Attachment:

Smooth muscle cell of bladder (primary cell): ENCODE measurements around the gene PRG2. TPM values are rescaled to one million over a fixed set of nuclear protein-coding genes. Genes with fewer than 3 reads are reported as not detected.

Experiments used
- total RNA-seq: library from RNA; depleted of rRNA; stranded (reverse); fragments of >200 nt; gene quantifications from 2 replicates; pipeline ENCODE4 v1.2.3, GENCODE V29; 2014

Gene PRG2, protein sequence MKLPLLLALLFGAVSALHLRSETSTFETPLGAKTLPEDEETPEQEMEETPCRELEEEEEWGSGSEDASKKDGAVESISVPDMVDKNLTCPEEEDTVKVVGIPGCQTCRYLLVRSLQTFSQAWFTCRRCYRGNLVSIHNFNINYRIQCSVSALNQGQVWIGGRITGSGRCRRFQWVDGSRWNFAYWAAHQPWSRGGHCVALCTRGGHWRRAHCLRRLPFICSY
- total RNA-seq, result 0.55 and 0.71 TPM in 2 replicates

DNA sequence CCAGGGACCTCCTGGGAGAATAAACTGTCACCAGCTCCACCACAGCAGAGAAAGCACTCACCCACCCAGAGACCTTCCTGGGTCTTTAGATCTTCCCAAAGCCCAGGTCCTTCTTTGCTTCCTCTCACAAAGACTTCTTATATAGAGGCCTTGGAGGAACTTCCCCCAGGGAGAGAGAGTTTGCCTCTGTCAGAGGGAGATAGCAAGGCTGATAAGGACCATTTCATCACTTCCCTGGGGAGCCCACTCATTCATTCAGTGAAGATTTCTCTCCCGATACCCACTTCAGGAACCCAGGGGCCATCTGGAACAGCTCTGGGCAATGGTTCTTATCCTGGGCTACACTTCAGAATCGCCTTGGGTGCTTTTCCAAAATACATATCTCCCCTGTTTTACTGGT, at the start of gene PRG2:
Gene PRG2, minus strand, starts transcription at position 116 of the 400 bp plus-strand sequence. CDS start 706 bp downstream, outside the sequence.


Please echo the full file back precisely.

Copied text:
Smooth muscle cell of bladder (primary cell): ENCODE measurements around the gene PRG2. TPM values are rescaled to one million over a fixed set of nuclear protein-coding genes. Genes with fewer than 3 reads are reported as not detected.

Experiments used
- total RNA-seq: library from RNA; depleted of rRNA; stranded (reverse); fragments of >200 nt; gene quantifications from 2 replicates; pipeline ENCODE4 v1.2.3, GENCODE V29; 2014

Gene PRG2, protein sequence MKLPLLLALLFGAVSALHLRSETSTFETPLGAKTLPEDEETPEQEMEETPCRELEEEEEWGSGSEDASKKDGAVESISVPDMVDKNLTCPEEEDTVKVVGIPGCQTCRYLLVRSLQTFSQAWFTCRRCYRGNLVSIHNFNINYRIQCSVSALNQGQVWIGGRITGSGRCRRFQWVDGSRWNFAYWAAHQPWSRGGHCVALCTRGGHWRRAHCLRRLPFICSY
- total RNA-seq, result 0.55 and 0.71 TPM in 2 replicates

DNA sequence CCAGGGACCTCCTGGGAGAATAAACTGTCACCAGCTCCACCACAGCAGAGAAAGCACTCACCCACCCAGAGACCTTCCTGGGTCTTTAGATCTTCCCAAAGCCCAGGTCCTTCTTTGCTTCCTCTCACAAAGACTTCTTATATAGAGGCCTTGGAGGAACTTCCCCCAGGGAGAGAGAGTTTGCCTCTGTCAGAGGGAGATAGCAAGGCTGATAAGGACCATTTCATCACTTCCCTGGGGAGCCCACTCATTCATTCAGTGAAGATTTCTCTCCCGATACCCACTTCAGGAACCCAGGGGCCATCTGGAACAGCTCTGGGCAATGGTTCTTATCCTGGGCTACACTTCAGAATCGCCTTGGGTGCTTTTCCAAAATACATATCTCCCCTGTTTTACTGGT, at the start of gene PRG2:
Gene PRG2, minus strand, starts transcription at position 116 of the 400 bp plus-strand sequence. CDS start 706 bp downstream, outside the sequence.